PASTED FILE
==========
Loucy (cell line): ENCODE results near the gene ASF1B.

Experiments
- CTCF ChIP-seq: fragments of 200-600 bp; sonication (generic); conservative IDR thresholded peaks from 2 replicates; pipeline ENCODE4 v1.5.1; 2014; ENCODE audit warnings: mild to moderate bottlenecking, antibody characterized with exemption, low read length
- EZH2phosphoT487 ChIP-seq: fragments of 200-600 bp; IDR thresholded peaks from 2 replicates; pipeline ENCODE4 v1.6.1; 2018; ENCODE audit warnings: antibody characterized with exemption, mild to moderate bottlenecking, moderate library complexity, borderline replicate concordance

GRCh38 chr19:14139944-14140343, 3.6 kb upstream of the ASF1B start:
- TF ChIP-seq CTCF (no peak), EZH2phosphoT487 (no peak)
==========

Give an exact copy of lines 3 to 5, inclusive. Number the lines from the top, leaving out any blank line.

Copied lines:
- CTCF ChIP-seq: fragments of 200-600 bp; sonication (generic); conservative IDR thresholded peaks from 2 replicates; pipeline ENCODE4 v1.5.1; 2014; ENCODE audit warnings: mild to moderate bottlenecking, antibody characterized with exemption, low read length
- EZH2phosphoT487 ChIP-seq: fragments of 200-600 bp; IDR thresholded peaks from 2 replicates; pipeline ENCODE4 v1.6.1; 2018; ENCODE audit warnings: antibody characterized with exemption, mild to moderate bottlenecking, moderate library complexity, borderline replicate concordance

GRCh38 chr19:14139944-14140343, 3.6 kb upstream of the ASF1B start: